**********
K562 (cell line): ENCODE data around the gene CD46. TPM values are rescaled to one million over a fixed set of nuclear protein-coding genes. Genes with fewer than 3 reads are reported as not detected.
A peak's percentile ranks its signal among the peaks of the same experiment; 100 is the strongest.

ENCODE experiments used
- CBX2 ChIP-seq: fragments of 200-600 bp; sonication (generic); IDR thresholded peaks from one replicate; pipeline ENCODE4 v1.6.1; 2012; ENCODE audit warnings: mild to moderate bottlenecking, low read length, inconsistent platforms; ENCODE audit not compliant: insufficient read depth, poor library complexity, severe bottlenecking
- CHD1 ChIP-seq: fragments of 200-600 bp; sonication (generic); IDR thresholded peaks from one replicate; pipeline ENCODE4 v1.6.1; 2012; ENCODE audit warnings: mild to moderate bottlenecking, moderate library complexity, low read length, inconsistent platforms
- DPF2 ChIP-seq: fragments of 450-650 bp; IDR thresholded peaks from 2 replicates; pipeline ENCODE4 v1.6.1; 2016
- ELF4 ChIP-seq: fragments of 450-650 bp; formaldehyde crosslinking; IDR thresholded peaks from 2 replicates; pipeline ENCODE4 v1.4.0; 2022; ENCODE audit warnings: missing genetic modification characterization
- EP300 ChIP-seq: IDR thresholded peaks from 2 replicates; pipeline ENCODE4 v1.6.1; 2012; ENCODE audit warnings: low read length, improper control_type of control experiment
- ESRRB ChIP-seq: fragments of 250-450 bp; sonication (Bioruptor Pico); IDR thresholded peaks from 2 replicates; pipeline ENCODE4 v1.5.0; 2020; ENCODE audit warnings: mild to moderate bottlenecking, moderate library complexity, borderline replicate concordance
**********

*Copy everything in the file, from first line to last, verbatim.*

K562 (cell line): ENCODE data around the gene CD46. TPM values are rescaled to one million over a fixed set of nuclear protein-coding genes. Genes with fewer than 3 reads are reported as not detected.
A peak's percentile ranks its signal among the peaks of the same experiment; 100 is the strongest.

ENCODE experiments used
- CBX2 ChIP-seq: fragments of 200-600 bp; sonication (generic); IDR thresholded peaks from one replicate; pipeline ENCODE4 v1.6.1; 2012; ENCODE audit warnings: mild to moderate bottlenecking, low read length, inconsistent platforms; ENCODE audit not compliant: insufficient read depth, poor library complexity, severe bottlenecking
- CHD1 ChIP-seq: fragments of 200-600 bp; sonication (generic); IDR thresholded peaks from one replicate; pipeline ENCODE4 v1.6.1; 2012; ENCODE audit warnings: mild to moderate bottlenecking, moderate library complexity, low read length, inconsistent platforms
- DPF2 ChIP-seq: fragments of 450-650 bp; IDR thresholded peaks from 2 replicates; pipeline ENCODE4 v1.6.1; 2016
- ELF4 ChIP-seq: fragments of 450-650 bp; formaldehyde crosslinking; IDR thresholded peaks from 2 replicates; pipeline ENCODE4 v1.4.0; 2022; ENCODE audit warnings: missing genetic modification characterization
- EP300 ChIP-seq: IDR thresholded peaks from 2 replicates; pipeline ENCODE4 v1.6.1; 2012; ENCODE audit warnings: low read length, improper control_type of control experiment
- ESRRB ChIP-seq: fragments of 250-450 bp; sonication (Bioruptor Pico); IDR thresholded peaks from 2 replicates; pipeline ENCODE4 v1.5.0; 2020; ENCODE audit warnings: mild to moderate bottlenecking, moderate library complexity, borderline replicate concordance